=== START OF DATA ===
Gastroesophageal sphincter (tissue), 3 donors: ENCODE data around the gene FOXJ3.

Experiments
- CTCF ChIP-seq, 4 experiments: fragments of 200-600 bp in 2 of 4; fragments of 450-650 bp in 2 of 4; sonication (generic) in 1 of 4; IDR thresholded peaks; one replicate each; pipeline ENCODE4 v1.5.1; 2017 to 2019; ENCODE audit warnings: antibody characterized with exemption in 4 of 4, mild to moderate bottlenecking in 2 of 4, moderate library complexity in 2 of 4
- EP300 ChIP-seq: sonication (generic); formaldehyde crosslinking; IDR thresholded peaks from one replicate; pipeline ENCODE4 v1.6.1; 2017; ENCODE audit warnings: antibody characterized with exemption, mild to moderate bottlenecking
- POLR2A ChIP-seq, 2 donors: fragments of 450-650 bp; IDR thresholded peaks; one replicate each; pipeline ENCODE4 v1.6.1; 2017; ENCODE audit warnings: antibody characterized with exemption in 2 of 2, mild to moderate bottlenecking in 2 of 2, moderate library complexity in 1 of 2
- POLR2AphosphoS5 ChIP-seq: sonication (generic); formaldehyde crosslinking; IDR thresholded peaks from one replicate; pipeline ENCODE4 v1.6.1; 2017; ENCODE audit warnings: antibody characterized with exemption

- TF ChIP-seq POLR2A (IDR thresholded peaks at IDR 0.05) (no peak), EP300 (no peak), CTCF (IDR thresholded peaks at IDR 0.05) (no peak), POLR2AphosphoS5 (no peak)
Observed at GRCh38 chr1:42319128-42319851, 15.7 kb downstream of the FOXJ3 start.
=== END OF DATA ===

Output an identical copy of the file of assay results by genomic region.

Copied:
Gastroesophageal sphincter (tissue), 3 donors: ENCODE data around the gene FOXJ3.

Experiments
- CTCF ChIP-seq, 4 experiments: fragments of 200-600 bp in 2 of 4; fragments of 450-650 bp in 2 of 4; sonication (generic) in 1 of 4; IDR thresholded peaks; one replicate each; pipeline ENCODE4 v1.5.1; 2017 to 2019; ENCODE audit warnings: antibody characterized with exemption in 4 of 4, mild to moderate bottlenecking in 2 of 4, moderate library complexity in 2 of 4
- EP300 ChIP-seq: sonication (generic); formaldehyde crosslinking; IDR thresholded peaks from one replicate; pipeline ENCODE4 v1.6.1; 2017; ENCODE audit warnings: antibody characterized with exemption, mild to moderate bottlenecking
- POLR2A ChIP-seq, 2 donors: fragments of 450-650 bp; IDR thresholded peaks; one replicate each; pipeline ENCODE4 v1.6.1; 2017; ENCODE audit warnings: antibody characterized with exemption in 2 of 2, mild to moderate bottlenecking in 2 of 2, moderate library complexity in 1 of 2
- POLR2AphosphoS5 ChIP-seq: sonication (generic); formaldehyde crosslinking; IDR thresholded peaks from one replicate; pipeline ENCODE4 v1.6.1; 2017; ENCODE audit warnings: antibody characterized with exemption

- TF ChIP-seq POLR2A (IDR thresholded peaks at IDR 0.05) (no peak), EP300 (no peak), CTCF (IDR thresholded peaks at IDR 0.05) (no peak), POLR2AphosphoS5 (no peak)
Observed at GRCh38 chr1:42319128-42319851, 15.7 kb downstream of the FOXJ3 start.